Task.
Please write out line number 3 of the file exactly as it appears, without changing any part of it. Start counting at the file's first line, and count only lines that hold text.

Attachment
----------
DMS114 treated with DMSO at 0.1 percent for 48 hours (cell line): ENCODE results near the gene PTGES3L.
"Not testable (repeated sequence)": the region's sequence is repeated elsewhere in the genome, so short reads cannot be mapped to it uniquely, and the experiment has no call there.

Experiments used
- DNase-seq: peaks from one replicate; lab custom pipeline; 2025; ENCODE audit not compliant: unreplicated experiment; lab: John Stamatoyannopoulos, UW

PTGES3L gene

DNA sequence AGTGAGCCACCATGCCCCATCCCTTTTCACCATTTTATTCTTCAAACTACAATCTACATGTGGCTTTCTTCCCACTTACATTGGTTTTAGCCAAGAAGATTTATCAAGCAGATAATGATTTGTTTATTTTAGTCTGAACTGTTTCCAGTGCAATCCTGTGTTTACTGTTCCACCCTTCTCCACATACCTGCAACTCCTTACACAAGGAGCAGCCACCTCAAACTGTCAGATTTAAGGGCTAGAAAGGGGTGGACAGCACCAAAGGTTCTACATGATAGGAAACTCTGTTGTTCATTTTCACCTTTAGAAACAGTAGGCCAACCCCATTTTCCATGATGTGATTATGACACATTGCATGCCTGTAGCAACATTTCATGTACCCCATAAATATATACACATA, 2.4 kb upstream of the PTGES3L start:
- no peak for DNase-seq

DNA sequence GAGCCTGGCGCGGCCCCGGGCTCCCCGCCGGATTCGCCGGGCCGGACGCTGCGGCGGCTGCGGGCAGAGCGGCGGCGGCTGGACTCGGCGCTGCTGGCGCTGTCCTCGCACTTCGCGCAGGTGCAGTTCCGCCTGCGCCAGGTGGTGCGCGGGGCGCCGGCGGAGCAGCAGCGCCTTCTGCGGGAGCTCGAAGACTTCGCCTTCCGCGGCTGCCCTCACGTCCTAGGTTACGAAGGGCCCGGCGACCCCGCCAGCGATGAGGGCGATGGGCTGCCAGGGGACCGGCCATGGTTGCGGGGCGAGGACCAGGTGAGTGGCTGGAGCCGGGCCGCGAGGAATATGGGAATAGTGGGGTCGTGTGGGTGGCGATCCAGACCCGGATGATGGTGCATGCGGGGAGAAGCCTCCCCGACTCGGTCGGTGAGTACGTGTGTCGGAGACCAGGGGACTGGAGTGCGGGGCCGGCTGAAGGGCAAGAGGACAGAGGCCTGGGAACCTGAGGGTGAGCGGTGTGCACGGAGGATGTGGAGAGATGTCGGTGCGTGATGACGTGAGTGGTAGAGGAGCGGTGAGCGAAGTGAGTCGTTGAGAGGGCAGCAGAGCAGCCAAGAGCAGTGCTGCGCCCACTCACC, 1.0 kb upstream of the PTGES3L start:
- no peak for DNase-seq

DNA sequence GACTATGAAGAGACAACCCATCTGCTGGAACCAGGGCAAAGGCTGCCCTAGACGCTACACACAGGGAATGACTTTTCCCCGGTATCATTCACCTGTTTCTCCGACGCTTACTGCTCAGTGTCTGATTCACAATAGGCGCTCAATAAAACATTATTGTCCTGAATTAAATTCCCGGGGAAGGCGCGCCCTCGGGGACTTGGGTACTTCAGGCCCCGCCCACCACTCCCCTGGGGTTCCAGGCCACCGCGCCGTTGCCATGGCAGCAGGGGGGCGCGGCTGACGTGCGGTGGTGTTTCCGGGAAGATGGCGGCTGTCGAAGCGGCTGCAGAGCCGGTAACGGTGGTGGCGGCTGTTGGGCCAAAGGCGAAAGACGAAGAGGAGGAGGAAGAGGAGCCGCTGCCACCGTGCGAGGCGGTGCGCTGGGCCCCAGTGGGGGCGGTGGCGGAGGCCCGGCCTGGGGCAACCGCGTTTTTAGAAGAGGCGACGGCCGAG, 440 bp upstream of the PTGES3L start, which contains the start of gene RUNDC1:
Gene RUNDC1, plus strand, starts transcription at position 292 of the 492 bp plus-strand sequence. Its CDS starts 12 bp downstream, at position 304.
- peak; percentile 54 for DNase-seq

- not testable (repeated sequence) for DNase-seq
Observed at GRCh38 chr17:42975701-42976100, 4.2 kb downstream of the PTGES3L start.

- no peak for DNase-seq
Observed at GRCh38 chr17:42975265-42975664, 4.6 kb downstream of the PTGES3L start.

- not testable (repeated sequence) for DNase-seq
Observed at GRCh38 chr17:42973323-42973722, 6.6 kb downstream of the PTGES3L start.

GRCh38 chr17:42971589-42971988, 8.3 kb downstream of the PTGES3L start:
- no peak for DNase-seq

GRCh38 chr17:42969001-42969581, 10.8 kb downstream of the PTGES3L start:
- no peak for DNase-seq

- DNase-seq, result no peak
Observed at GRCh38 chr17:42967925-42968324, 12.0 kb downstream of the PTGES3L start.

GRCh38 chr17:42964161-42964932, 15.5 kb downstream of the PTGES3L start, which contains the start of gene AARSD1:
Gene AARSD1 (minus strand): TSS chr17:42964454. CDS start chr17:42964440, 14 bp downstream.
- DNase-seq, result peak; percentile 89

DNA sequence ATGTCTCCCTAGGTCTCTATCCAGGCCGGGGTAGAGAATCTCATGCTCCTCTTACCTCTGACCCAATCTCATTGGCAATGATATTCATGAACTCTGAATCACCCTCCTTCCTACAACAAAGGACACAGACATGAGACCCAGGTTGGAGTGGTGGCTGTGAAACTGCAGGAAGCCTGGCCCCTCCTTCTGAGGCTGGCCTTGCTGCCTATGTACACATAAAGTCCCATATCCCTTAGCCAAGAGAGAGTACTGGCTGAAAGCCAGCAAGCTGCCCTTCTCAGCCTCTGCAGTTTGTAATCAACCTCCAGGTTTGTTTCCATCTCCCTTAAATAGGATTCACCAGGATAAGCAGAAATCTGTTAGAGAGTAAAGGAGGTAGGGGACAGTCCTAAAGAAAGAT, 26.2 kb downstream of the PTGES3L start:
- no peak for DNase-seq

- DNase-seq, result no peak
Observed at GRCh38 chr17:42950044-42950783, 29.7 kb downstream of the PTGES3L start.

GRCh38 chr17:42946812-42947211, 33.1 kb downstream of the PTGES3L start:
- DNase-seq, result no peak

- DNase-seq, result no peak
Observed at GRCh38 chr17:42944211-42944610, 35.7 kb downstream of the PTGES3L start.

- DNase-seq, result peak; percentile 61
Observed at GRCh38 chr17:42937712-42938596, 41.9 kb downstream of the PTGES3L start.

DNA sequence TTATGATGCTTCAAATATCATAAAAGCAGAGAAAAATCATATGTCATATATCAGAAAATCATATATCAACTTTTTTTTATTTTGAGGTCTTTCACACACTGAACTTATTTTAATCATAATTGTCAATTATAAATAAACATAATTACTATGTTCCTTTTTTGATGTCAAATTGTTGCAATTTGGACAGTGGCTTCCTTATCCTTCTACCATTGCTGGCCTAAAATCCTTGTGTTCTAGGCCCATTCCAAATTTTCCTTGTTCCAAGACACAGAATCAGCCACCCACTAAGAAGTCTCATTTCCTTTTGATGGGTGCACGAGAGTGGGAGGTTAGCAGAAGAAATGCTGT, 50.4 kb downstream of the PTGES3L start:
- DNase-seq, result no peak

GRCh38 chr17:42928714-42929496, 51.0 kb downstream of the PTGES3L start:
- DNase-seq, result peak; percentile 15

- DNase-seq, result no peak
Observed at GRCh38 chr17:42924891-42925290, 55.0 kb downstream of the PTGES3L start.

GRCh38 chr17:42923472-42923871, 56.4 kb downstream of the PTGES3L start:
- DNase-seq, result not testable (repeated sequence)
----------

Experiments used